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Yesterday I wrote a poem that referred to a source of anxiety I’ve had this past month. Cancer was not mentioned specifically in the poem, but it’s been on my mind as a possibility. Fortunately, after testing and not knowing, I can now take it off my list of worries.

As an overthinker, that list is still pretty long!

I was always someone who wanted to know in advance: grades in high school and college, what chair I was going to sit in when I auditioned for orchestras, how I was going to place in poetry contests, what matches my favorite tennis players would win (or not), what my finishing time would be in the 18 marathons I’ve run, whom and when I was going to marry, would I live happily ever after?

Before our daughter joined us in this world, we found out fairly late in the pregnancy that there was a 10% chance she would be born with an extra chromosome. I started to overprocess which in the long run helped our family although I was not the most fun guy to be around. By the time it was confirmed that Ellen did indeed have trisomy 21, I had met several wonderful families whose children have Down Syndrome.

SmoothieWe have been beyond fortunate with our daughter, but also smart. Ellen has been on a nutritional regimen, about which I posted many months ago, since she was a few months old. My husband is a linguist and Ellen speaks two languages beautifully. She tries new vocabulary and phrases every day, often with a wonderful grin on her face. I love poetry. Ellen is now writing her own poems, at age 6, almost every day. She is stunning. We have a long road ahead of us, but optimism is a pretty constant mood in our home.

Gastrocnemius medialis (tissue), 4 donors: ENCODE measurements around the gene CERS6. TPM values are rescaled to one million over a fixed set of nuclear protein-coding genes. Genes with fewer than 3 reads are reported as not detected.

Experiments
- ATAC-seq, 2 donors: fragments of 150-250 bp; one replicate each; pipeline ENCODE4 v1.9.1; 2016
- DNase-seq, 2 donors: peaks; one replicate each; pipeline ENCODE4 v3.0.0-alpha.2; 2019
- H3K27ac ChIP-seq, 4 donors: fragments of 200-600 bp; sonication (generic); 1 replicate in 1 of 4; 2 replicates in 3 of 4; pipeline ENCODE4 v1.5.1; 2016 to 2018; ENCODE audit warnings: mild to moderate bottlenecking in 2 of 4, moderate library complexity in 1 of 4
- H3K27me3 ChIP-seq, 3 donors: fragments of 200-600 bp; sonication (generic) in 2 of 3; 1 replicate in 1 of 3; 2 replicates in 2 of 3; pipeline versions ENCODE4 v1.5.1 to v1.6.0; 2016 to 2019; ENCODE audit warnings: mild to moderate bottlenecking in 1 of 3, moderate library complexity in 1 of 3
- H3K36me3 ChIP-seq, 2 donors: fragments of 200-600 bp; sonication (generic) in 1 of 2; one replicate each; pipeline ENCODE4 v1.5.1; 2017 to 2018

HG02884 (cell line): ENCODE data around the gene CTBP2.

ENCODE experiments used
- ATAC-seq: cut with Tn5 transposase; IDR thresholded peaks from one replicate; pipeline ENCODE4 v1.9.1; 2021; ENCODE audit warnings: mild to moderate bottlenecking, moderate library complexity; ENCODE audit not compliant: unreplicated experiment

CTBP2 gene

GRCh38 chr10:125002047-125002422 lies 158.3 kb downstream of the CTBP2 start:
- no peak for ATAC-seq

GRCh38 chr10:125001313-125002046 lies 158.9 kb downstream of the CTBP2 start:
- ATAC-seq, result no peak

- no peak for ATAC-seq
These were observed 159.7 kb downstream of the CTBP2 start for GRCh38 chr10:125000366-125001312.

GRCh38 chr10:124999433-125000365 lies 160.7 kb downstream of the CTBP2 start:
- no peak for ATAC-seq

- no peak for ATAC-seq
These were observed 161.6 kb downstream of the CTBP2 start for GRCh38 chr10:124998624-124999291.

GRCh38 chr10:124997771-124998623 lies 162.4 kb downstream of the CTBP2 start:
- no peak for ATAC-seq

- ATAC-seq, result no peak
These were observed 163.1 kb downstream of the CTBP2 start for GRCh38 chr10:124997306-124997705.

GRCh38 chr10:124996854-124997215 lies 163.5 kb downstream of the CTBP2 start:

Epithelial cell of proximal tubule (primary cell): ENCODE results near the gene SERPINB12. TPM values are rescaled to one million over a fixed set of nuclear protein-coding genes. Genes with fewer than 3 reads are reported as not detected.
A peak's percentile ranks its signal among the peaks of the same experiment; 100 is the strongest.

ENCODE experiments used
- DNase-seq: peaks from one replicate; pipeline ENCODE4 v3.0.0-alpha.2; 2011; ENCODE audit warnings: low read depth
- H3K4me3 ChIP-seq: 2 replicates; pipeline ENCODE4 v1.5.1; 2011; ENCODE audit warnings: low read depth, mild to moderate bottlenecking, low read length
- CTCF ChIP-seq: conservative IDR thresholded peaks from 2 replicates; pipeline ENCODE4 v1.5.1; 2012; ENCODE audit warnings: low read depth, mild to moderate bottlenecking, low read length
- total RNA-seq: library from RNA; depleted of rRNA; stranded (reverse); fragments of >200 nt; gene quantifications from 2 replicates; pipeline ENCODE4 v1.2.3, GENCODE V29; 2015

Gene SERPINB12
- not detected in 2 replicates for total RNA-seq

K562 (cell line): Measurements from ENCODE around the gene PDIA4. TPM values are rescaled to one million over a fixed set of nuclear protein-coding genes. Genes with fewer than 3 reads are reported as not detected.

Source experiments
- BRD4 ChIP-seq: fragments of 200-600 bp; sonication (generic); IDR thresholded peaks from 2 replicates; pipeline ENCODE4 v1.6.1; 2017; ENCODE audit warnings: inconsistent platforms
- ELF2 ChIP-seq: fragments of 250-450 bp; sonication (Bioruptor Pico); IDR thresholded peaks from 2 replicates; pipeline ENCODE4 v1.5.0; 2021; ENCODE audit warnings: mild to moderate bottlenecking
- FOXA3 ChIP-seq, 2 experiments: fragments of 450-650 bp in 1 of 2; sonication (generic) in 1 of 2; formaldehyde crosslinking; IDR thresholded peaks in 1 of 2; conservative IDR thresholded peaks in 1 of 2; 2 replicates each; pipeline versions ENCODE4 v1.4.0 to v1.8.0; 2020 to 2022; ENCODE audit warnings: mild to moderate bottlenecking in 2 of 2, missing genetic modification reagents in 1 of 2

In many ways it’s helped me in life that I like to prepare for outcomes. In other regards, I need to let go of needing to know how a book will end before I have read all the chapters.

I’ve been biting the same place inside my cheek lately. I’ve always wanted to know why that happens. Here is the best explanation I could find: it’s a byproduct of mildly compulsive reactions to stress. One solution: ease emotional overload.

The world has sure become a lot crazier since the new occupants of the White House have made life a little too interesting, as in, What Can They Possibly Be Thinking?!

It’s taken me years, but I’m slowly getting there — pick my times carefully for investing a lot of emotion, control what I can control, and let go of what I can’t. The inside of my mouth will be a lot better off for it!